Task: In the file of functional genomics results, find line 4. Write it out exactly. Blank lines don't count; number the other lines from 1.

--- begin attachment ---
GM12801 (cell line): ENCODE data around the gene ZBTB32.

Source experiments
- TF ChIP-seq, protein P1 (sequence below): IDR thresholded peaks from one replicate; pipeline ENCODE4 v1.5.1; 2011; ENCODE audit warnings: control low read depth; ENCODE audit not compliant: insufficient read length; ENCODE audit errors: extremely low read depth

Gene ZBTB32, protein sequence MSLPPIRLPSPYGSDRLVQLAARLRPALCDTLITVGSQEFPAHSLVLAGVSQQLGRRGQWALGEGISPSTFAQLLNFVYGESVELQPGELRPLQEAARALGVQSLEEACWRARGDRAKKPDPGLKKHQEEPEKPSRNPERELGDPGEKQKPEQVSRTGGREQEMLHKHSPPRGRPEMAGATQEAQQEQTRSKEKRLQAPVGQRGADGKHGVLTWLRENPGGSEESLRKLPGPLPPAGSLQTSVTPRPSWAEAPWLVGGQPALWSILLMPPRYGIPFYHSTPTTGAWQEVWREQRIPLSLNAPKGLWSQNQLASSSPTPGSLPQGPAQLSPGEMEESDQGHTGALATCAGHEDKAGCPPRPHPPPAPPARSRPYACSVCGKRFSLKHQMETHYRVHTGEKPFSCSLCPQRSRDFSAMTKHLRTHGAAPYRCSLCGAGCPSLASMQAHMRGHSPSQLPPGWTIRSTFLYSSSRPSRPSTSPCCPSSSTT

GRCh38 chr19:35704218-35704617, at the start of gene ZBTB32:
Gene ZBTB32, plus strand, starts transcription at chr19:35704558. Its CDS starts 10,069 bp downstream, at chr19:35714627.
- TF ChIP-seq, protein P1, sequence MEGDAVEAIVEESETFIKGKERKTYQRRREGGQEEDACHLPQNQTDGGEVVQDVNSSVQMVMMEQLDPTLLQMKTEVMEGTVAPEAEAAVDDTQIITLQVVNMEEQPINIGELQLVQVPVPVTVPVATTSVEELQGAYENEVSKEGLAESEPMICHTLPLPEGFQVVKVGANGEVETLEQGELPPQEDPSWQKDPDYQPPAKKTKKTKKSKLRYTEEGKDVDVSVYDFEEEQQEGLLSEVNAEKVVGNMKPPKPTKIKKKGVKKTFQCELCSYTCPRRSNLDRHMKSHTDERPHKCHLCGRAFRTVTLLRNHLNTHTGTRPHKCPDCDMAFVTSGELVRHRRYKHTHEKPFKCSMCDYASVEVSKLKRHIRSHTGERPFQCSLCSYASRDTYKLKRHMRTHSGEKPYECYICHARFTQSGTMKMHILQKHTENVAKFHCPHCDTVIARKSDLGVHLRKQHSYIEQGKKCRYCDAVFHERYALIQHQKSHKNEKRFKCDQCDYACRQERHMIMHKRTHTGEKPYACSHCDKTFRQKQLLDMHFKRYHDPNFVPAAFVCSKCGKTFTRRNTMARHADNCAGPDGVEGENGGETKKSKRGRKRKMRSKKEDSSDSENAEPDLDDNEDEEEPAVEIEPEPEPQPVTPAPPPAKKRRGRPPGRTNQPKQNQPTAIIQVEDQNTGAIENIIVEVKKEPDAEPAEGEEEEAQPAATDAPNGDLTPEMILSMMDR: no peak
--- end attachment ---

Gene ZBTB32, protein sequence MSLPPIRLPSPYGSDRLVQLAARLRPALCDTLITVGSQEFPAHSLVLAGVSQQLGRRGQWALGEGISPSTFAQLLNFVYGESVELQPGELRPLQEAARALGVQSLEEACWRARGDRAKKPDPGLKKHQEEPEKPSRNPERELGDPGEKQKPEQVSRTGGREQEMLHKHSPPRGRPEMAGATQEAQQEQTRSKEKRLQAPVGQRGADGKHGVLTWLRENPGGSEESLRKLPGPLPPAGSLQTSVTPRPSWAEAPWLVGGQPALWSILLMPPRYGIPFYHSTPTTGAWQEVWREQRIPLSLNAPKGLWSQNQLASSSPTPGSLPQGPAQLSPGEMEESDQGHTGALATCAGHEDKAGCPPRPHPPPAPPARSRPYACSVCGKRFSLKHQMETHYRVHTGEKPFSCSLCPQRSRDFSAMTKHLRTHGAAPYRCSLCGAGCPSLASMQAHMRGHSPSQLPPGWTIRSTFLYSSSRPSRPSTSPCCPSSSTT